Did They Mean Cajun When They Said Creole?

You have to love the strength of Cecil’s convictions – he rarely lets facts get in the way of a good line. His self-congratulatory liberalism makes me wonder if his fact-checkers are drunk or merely stoned. To wit, this column (http://www.straightdope.com/columns/read/1359/did-hud-publish-a-brochure-in-creole-containing-a-parody-of-black-speech) in which people with no historical knowledge or insight respond in horror to something they have misinterpreted as “racist.” Don’t get me started on the fact that “race” is a folk taxonomy invented by one moron to fool other morons – it simply doesn’t exist in scientific circles. We are all of the same species: homo sapiens. Anybody who disagrees with that statement is either ignorant, or has an agenda. But I digress – we were discussing the horror felt by the self-consciously liberal about this publication. What it sounds like more than anything is Cajun speech. You remember Cajuns, right? French Canadians, called Acadians, that were forced to leave their homes and move to the swamps of Louisiana? Over time, “Acadian” became “Cajun.” Follow me so far? Good! So, other than Zydeco music, what is the most famous thing about Cajuns? Ah, that’s right: Creole-style cooking. Blackened fish, red beans and rice, the whole gamut of Louisiana-style cooking. Their culinary success has made their speech patterns very familiar to all of us, and I can “gare- on-tee” that if this brochure was making fun of anybody, it was Cajuns, not Creoles (some folks get the two mixed up, don’t you know). Why aren’t we fussing about how the poor Cajuns are being ridiculed, hmm? Shame, that, but it wouldn’t be as divisive as claiming that somebody is making a racially-motivated attack, as opposed to a cultural one. Thus do they divide and conquer, kids. Learn how your enemies think, and it becomes more clear how to defeat them at their own game. Thanks, Cecil, for the insight you bring, even if it wasn’t quite what you were aiming at.

Cajun dialect has some very specific peculiarities that I do not see in that parody. Cajun English is not just “black,” which is what that parody appears to be, but is a French-based patois which is distinct from “Ebonic” English.

Cajun and Creole cuisines are two different things, by the way.

Also, if you’re going to link to the original column, it’s useful to link to the follow-up. In fact, I’m not sure why they’re not hyperlinked to each other to make it clear that Cecil essentially reversed himself (in column #1 it sounds like it’s a hoax, but in column #2 it sounds like it’s a real document).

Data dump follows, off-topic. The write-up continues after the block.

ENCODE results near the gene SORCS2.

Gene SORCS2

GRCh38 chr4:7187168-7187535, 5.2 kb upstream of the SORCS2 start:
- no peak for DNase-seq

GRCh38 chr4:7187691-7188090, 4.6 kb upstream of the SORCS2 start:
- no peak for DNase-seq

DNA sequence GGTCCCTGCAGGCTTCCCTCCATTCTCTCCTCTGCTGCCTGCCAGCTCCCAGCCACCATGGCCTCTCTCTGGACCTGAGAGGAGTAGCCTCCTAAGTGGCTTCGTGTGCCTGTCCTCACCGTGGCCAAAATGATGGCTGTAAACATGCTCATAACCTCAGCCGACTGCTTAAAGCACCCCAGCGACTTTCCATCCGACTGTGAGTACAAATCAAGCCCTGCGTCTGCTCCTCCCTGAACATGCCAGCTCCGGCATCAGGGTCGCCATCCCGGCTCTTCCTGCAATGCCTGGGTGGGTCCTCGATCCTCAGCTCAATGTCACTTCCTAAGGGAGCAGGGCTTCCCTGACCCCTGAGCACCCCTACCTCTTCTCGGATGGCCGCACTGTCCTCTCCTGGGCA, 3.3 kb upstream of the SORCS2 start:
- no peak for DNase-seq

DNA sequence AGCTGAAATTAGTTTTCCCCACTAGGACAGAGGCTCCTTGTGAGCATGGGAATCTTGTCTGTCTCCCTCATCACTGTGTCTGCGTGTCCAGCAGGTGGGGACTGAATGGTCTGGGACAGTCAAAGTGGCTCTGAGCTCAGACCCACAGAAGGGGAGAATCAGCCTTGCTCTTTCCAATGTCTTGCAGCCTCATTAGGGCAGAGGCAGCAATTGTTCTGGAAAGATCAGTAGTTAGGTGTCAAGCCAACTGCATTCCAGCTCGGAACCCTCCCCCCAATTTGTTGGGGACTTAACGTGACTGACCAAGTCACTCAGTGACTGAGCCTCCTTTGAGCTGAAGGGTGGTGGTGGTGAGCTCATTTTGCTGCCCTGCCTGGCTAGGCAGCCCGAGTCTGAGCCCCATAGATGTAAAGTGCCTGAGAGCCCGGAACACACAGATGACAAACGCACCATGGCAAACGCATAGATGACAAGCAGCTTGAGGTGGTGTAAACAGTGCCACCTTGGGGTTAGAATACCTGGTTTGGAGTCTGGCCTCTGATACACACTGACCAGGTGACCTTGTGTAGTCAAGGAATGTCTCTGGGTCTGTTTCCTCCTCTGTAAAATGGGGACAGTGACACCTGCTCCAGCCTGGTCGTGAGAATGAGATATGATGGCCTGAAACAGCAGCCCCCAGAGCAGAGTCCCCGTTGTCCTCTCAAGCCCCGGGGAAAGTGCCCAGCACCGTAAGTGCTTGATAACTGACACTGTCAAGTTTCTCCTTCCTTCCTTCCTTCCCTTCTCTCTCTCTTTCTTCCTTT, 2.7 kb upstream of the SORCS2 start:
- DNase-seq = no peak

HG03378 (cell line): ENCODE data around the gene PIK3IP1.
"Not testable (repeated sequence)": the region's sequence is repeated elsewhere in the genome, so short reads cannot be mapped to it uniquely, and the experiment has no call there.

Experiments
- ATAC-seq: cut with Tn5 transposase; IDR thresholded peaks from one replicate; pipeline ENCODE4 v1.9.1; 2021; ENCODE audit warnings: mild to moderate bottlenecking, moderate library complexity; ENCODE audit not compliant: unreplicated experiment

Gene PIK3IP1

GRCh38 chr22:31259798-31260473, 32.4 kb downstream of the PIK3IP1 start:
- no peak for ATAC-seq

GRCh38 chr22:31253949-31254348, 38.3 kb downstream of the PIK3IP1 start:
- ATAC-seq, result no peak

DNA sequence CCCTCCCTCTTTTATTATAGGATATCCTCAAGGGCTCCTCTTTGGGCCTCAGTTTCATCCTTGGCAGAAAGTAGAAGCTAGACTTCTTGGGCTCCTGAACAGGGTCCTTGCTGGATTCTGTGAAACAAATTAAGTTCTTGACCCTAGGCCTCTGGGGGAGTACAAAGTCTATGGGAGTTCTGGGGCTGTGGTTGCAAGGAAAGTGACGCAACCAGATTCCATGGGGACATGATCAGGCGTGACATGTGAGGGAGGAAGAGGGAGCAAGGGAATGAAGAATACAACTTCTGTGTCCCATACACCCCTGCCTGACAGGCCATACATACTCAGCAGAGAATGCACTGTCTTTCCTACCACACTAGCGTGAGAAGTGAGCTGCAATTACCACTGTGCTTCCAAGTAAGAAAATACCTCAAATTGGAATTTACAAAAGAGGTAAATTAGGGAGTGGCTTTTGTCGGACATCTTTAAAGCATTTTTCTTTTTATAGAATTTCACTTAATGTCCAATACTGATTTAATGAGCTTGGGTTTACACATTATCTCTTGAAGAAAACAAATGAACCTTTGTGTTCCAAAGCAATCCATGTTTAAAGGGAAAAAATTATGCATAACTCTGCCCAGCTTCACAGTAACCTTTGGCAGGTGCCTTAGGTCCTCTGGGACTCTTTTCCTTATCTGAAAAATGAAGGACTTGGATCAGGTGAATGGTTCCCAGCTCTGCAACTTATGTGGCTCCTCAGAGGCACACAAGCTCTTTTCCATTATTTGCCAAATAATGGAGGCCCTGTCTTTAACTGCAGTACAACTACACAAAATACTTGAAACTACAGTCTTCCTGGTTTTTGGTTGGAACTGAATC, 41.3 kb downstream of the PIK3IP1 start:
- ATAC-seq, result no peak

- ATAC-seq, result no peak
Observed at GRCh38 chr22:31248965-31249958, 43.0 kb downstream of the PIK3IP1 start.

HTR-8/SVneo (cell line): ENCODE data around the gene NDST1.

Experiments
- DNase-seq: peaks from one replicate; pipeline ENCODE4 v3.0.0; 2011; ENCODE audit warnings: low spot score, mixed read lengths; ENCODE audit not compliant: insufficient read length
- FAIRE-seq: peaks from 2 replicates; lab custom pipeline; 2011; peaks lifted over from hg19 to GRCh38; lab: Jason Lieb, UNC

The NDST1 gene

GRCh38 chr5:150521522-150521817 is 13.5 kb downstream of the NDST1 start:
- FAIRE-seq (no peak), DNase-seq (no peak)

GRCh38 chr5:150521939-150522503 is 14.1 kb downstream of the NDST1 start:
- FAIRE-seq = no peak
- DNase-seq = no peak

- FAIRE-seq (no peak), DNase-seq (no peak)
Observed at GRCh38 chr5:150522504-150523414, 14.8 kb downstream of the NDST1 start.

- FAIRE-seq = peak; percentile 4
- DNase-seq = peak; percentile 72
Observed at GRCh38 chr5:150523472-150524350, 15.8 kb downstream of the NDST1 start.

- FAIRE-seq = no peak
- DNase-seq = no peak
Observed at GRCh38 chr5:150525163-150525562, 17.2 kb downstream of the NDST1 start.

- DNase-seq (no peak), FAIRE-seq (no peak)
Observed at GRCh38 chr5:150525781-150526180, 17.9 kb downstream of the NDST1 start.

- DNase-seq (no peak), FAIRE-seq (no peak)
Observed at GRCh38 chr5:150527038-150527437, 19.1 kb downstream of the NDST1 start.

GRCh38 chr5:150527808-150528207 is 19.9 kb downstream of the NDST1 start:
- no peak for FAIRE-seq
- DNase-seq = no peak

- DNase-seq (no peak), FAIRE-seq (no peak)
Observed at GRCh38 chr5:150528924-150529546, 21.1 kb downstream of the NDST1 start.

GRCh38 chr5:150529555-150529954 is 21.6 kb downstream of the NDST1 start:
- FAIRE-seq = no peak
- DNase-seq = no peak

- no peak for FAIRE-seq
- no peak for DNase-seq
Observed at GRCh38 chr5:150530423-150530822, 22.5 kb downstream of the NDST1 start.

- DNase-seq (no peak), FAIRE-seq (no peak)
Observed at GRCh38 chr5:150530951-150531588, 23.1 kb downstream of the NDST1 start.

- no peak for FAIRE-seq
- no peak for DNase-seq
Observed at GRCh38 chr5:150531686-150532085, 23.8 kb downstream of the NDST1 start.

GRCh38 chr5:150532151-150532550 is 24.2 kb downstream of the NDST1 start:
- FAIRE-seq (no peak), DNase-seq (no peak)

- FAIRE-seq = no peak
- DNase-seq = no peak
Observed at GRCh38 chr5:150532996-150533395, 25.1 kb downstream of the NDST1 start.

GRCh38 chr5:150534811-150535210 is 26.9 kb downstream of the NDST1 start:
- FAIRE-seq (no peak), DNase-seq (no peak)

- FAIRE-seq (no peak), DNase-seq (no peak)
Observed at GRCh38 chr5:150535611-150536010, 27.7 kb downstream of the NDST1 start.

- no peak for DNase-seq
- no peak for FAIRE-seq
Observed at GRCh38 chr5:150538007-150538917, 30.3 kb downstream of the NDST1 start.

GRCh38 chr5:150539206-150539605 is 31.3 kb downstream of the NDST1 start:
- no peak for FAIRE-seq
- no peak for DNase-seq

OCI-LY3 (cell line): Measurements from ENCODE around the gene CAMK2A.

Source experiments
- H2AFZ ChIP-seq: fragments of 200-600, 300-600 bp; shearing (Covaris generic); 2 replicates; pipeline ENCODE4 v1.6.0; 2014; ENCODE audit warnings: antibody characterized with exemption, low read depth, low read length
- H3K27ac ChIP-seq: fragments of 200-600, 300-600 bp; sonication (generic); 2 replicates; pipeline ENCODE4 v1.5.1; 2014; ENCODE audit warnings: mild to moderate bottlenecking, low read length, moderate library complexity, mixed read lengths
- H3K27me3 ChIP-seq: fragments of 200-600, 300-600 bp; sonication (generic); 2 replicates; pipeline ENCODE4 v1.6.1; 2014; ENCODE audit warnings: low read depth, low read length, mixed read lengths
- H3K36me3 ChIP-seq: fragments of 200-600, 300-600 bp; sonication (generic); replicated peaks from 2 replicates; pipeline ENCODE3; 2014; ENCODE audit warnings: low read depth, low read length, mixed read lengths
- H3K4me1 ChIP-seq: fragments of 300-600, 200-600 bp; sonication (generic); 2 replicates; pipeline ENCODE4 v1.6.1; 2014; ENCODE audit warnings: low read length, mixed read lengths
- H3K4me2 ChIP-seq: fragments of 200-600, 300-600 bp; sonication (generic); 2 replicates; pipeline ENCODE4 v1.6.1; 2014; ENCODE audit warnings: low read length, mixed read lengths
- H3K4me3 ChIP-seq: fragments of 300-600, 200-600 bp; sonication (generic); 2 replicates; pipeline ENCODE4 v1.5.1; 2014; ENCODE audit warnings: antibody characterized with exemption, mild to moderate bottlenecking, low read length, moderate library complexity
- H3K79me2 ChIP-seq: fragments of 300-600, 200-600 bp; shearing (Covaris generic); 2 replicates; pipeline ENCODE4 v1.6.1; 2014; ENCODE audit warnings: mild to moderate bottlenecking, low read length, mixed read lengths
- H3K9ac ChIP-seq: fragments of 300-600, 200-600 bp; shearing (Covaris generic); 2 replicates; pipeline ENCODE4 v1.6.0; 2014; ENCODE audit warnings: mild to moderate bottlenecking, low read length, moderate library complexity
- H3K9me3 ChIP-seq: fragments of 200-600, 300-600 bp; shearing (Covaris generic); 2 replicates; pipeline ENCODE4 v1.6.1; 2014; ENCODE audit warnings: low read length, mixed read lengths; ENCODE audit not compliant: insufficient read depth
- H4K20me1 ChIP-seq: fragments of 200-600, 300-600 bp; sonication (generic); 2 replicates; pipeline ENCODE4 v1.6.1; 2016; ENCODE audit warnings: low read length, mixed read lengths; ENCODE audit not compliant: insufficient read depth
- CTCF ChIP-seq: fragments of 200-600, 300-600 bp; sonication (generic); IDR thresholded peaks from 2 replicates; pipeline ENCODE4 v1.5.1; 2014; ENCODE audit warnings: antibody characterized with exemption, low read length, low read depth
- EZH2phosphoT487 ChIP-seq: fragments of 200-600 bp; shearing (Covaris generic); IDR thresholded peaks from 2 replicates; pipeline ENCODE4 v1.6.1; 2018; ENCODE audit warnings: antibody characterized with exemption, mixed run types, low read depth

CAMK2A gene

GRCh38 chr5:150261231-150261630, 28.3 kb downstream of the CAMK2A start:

NOTE: There’s a broken hyperlink (http://www.straightdope.com/columns/huddoc.html) in both columns.

It’s too late to edit my previous message, but in actual fact, Cecil didn’t reverse himself in the second column; he just clarified the process that resulted in the brochure in question.

You’ll also note that in the column the OP links to, Cecil comments that some aspects of pamphlet’s wording show clear links to Caribbean dialects, which indicates that Creole is indeed the correct term, not Cajun.

That’s the first time I’ve seen anybody explain the derivation of the word Cajun. Thanks.

Other than that, your post comes of as an anti-liberal tirade that doesn’t have much to do with the column. I’m not from Louisiana but the HUD text reads like Jamaican patois or something from the Caribbean, not from N’Awlins. The fact that HUD thought this printed version of Jamaican patois was a ‘Haiti type of creole’ makes that clear. In the U.S. we mostly associate the word creole with Louisiana, but like Cecil said, that’s not the only meaning of the word: “In linguistics, creole is a generic term for the melding of a dominant language with elements of a subordinate language. Both French- and English-based creoles are spoken in the Caribbean.” This was a classic government style screwup but it didn’t have anything to do with Cajun people or Louisiana. Unlike some other government screwups I can think of.

Typical Government screwup. Were gonna love the new “health care”…:(:dubious::eek:

Just to make it clear, it would be entirely reasonable to want to produce a brochure in Haitian Creole, which has a written form and is an official language of Haiti. But that’s a French-based creole which doesn’t look at all like the excerpt that Cecil quotes.